One of the conditions of marriage being valid is the presence of a wali; it is not permissible for a woman to give herself in marriage without a wali. If she does get married without a wali, then her marriage is invalid.
There is no guardianship of a disbeliever over a Muslim woman in any circumstances, according to scholarly consensus.
Please see the answer to question no. 48992.
Guardianship in the case of marriage belongs to the ‘usbah or male relatives on the father’s side; this includes the father, the (paternal) grandfather, the son, the brother and the paternal uncle.
With regard to relatives on the mother’s side, they are not ‘usbah, and they cannot be guardians in the case of marriage. The maternal uncle does not come under the heading of ‘usbah, so he cannot be a guardian in the case of marriage.
But there are some cases in which the maternal uncle may act as the guardian in the case of doing the marriage contract. These cases are:
1.When the wali has appointed him to do that on his behalf.
2.When the marriage contract has already been done, and it has been officially documented in a Muslim country that follows the scholarly view that it is permissible for a maternal uncle to give his sister’s daughter in marriage, or the view that it is permissible for a woman to get married without a wali (guardian).
If the woman does not have any wali who can give her in marriage, then that role may be filled by the Muslim qaadi (judge), if there is one. If there is no qaadi, as is the case for Muslim communities living in the West, then the director of the Islamic centre may give her in marriage.
If there is no director of an Islamic centre, then the imam of the mosque, or a scholar, or a Muslim man of good character may give her in marriage.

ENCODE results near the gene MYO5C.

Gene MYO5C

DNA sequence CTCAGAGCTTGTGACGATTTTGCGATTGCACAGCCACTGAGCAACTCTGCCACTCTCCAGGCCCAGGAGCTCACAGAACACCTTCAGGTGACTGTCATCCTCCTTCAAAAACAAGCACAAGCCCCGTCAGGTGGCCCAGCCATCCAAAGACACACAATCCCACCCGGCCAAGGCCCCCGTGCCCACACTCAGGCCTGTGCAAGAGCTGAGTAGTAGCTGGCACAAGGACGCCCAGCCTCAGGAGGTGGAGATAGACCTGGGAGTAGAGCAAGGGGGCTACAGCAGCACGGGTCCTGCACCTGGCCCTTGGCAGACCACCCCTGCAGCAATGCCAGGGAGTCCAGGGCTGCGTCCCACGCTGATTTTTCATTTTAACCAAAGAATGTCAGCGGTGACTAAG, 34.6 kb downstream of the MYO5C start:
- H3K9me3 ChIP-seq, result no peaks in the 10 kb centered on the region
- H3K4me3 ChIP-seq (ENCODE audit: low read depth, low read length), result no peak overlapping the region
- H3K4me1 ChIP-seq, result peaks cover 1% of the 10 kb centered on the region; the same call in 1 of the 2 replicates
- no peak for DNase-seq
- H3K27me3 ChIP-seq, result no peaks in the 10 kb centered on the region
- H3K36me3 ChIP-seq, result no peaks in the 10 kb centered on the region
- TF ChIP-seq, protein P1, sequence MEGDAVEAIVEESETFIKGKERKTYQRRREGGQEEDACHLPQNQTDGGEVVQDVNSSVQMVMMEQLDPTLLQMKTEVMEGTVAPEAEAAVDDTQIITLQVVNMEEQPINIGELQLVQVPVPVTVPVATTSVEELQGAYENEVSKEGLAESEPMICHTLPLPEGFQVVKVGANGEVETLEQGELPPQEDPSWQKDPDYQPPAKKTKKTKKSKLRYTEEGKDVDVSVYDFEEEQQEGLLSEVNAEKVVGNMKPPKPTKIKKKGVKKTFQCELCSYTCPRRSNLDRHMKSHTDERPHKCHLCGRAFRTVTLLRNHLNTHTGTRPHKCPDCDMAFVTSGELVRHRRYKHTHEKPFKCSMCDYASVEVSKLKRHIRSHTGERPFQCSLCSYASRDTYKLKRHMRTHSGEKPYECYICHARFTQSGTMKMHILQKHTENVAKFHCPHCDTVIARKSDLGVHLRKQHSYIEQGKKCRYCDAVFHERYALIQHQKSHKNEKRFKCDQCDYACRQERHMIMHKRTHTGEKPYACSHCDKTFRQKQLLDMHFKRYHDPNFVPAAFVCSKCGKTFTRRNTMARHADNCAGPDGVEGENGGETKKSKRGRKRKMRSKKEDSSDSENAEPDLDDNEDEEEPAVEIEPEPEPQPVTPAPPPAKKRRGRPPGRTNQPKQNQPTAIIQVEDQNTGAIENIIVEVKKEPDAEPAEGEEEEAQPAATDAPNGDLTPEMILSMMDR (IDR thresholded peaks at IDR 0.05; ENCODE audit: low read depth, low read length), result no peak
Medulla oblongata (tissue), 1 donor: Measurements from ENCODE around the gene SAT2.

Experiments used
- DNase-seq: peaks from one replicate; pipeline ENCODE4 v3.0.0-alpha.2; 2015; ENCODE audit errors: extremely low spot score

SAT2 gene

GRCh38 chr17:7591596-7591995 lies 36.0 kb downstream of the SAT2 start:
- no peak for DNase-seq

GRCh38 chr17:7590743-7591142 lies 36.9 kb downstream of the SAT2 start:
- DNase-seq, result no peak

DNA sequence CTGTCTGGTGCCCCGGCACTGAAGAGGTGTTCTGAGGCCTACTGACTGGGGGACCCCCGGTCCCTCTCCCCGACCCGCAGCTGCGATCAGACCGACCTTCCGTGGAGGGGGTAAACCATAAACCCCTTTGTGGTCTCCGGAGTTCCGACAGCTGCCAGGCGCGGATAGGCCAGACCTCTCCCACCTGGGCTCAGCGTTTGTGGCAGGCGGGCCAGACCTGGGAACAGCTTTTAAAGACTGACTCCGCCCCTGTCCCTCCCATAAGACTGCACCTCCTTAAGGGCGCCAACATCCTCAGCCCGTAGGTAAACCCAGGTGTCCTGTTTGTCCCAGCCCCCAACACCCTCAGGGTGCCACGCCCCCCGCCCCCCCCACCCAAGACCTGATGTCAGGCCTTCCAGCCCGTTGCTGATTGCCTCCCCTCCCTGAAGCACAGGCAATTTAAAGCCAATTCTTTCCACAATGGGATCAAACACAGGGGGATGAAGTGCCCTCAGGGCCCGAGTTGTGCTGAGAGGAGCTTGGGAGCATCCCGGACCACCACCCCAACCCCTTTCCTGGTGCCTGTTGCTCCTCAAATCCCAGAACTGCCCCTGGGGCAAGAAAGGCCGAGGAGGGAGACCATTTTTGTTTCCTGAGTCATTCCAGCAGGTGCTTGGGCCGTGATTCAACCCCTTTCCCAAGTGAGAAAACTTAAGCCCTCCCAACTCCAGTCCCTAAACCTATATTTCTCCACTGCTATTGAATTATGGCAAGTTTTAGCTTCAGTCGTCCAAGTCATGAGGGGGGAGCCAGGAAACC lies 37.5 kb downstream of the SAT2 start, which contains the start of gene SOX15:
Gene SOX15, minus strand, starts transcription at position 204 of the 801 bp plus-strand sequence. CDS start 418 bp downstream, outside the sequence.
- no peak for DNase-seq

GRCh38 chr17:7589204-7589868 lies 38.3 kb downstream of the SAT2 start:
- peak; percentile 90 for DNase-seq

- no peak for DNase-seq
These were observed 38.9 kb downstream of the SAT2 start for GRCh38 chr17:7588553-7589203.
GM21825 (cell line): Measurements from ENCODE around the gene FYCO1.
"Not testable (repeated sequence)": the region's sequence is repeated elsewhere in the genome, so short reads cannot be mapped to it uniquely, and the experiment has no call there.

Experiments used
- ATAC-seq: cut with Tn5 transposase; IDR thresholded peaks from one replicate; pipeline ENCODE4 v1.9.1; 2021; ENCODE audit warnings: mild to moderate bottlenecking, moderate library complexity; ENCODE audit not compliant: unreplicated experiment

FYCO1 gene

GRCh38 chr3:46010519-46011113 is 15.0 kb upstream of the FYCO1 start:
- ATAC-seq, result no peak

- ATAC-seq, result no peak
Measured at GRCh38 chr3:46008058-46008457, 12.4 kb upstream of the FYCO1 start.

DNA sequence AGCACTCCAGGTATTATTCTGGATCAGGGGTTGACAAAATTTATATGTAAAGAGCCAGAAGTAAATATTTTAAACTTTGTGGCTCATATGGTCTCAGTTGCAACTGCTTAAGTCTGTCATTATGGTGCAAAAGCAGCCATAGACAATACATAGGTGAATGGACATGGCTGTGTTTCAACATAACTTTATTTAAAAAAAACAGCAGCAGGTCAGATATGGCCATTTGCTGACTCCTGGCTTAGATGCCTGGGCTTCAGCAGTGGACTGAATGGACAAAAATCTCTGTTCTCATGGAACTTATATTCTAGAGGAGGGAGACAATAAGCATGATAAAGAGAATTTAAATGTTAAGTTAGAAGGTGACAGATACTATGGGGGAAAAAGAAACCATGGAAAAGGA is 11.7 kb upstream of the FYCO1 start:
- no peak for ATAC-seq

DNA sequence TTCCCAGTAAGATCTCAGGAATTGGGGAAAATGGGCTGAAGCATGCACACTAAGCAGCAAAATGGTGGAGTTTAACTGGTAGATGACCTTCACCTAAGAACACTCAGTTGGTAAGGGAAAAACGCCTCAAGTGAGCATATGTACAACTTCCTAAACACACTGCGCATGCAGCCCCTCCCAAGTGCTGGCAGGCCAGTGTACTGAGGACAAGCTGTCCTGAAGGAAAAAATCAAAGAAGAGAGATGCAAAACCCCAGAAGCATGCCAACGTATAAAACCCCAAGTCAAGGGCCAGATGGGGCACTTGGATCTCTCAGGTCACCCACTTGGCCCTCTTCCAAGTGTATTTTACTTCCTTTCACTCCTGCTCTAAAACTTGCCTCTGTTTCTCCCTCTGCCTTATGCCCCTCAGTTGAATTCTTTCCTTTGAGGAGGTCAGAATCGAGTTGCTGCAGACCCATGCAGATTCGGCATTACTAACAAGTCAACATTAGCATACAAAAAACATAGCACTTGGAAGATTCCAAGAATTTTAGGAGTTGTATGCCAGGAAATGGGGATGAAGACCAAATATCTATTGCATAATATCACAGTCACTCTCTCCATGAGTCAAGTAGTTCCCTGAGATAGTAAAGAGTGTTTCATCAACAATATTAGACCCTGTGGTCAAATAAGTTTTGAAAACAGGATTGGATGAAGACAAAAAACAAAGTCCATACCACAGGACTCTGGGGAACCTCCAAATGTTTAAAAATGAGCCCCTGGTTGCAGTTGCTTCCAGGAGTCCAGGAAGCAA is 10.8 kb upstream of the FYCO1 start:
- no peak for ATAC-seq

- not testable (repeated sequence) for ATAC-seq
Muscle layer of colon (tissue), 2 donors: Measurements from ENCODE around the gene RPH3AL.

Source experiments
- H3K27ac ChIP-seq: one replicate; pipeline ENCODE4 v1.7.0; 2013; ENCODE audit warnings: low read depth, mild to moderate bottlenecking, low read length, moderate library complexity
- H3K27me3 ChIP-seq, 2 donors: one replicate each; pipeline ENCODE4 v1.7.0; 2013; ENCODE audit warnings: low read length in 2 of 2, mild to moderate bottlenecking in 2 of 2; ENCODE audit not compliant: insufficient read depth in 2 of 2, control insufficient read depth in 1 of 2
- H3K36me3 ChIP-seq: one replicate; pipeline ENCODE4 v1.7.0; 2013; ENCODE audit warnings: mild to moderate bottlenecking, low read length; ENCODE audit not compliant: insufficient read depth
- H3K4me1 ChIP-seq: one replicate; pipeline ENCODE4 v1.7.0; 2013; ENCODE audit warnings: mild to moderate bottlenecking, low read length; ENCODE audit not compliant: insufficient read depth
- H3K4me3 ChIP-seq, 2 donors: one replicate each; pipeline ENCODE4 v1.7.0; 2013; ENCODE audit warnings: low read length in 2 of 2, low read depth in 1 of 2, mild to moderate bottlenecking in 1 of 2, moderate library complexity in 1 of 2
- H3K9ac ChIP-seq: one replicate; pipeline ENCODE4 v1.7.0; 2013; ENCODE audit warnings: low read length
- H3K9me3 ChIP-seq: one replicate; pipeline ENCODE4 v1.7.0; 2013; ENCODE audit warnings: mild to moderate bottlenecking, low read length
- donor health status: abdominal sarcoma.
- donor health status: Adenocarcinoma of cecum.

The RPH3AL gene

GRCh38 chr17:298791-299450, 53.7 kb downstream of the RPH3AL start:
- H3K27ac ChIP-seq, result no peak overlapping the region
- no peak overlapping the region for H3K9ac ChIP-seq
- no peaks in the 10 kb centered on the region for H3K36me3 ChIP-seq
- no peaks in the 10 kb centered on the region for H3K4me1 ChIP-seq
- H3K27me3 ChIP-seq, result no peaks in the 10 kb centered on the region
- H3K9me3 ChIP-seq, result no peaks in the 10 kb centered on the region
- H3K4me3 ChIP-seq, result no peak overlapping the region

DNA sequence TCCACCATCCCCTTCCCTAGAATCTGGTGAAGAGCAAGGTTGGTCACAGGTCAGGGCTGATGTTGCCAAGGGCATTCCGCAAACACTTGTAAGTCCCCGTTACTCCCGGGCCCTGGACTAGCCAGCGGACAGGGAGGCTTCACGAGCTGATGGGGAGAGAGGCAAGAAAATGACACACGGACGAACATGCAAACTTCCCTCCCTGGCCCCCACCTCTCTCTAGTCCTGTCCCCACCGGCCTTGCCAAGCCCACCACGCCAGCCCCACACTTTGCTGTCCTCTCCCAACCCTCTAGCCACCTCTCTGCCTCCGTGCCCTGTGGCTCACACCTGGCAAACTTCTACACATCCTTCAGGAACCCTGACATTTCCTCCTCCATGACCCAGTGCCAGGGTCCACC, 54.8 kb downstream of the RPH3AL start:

Shaykh Ibn Baaz (may Allah have mercy on him) said:
If the woman is in a country where there is no wali – no brother, no father, and no paternal cousin – then the ruler takes the place of the wali; her wali is the ruler, because the Prophet (blessings and peace of Allah be upon him) said: “The ruler is the wali of the one who does not have a wali.” So the ruler takes the place of her wali and becomes her wali; he may give her in marriage or appoint someone else to give her in marriage. If she is in a land where there is no (Muslim) ruler, qaadi or wali, as in the case of Muslim minorities in non-Muslim countries, then the director of the Islamic Centre may give her in marriage, if there is an Islamic centre, because his position is like that of the ruler for them. The director of the Islamic Centre may look at her case and give her in marriage to one who is compatible, if she does not have any guardians of her own and there is no qaadi. If the wali lives far away, he should be corresponded with ot spoken to until he appoints someone as his proxy (wakeel). But if it is not known where he is, then the next closest wali takes his place; the one who is most closely related to him takes his place. If she has no wali except this absent one whose whereabouts is unknown, then the ruler takes his place.
The director of the Islamic centre in that country may take the place of the ruler, and the guardianship of the ruler in the case of marriage is an Islamically-acceptable kind of guardianship, if there is no wali who is a male relative on the father’s side (‘usbah). You do not need to travel to your maternal uncle in order for him to give you in marriage himself.
If this man becomes Muslim because he genuinely wants to follow the religion, and his Islam is real, then there is nothing wrong with the marriage contract being done by the director of the Islamic centre in the place where you live.
And Allah knows best.